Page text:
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RTPI report highlights importance of links between planning, education, research and practice

18 January 2011

A new report by Senior Lecturer Dr.Geraint Ellis and colleagues at Queen's University Belfast School of Planning, Architecture and Civil Engineering, recently published by the RTPI profiles planning education in the UK and urges enhanced cooperation between planning academics and practitioners.

RTPI President Ann Skippers  said: \"The RTPI welcomes the report.  It's clear that the growth in the quantity and quality of research coming out of planning schools needs to be taken advantage of in planning practice. The UK funding councils' new emphasis on the impact of research will be an important stimulus for more cooperative work between practitioners and academics. At the same time, there is serious concern that the current and proposed cuts in higher education funding will sharply reverse these positive trends and impoverish our knowledge base.  We are keen to follow up on the report's findings and recommendations in supporting and developing planning education and the profession as a whole."

The report emphasises that changes over the last 10 – 15 years have transformed the relationship between the planning academy  and other parts of the profession. Other findings include:

  • There are now more students and more accredited planning courses than at any other time in the history of planning education.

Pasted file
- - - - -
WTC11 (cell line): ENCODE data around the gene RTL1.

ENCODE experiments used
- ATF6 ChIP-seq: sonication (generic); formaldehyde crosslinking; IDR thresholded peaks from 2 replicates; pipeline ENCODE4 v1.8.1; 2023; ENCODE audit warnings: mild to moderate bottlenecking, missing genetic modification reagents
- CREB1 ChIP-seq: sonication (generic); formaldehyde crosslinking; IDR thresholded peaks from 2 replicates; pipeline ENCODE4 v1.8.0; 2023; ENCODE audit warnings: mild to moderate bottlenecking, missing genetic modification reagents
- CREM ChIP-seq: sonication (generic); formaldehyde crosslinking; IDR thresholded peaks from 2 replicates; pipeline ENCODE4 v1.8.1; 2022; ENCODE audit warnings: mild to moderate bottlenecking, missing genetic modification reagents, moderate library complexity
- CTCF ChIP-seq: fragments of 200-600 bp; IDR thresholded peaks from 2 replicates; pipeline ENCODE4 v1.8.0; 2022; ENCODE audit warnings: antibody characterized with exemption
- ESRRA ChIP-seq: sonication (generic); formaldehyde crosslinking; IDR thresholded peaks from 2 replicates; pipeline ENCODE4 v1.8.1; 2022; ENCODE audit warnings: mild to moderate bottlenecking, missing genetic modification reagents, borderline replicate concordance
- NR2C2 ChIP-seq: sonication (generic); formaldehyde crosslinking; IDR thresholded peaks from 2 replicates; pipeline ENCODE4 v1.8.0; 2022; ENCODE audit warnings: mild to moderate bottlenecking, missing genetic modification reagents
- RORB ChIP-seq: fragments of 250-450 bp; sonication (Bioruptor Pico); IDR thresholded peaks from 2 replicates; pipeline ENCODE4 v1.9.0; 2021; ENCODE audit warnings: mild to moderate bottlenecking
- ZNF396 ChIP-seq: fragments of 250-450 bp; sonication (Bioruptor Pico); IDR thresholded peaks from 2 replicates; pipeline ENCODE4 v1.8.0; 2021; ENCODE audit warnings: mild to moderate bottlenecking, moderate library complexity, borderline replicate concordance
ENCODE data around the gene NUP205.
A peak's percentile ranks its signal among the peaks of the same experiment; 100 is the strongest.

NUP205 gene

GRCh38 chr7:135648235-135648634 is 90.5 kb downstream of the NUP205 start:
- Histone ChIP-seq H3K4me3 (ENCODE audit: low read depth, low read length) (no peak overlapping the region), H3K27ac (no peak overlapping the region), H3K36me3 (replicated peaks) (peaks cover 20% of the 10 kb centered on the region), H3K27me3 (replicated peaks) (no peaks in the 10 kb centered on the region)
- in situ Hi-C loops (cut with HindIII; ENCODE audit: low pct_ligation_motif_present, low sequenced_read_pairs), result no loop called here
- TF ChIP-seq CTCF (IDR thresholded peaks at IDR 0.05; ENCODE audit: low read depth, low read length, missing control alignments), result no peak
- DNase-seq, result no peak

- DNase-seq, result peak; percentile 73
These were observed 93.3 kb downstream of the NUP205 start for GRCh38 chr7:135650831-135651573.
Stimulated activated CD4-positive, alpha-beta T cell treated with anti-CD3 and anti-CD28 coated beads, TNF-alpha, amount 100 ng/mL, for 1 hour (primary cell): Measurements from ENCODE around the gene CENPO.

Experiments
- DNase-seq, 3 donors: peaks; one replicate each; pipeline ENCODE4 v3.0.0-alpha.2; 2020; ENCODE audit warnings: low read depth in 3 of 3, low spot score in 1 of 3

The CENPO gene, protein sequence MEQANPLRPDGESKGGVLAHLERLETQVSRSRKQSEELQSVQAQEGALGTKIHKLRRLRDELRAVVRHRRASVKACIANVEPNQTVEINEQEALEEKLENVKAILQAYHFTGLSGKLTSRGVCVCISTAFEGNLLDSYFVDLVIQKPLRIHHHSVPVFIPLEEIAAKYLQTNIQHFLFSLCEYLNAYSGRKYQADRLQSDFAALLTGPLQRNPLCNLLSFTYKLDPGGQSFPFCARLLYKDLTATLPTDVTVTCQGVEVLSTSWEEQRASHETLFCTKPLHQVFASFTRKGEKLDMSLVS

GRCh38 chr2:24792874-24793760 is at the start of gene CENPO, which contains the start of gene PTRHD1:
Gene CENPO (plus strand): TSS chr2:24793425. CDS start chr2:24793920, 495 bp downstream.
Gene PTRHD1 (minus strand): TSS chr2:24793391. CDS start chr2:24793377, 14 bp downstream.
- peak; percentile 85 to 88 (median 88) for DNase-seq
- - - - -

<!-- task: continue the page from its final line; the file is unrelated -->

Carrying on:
• Professional accreditation of courses by the RTPI is valued by universities, adding value to both quality and employability.
  • Planning practitioners from both the public and private sectors interact directly with planning schools through partnership boards, hosting student placements, involvement in research or student projects, commissioning research or acting as a guest lecturers or mentors for students and graduates.
  • Only 23% of respondents from practice had any links at all with academic work.

Dr Ellis added: \"This research underlines the fact that academics are a critical element of the wider profession, making an essential contribution to the vitality of planning as a professional activity. While practitioners recognise the importance of universities in producing future planners, the profession does not seem to be fully exploiting the valuable research undertaken by planning schools, which is something that both academia and practitioners will have to address if we want planning to be further evidence-based and more intellectually robust.\"

The Future of the Planning Academy : Full Report and Executive Summary can be downloaded here.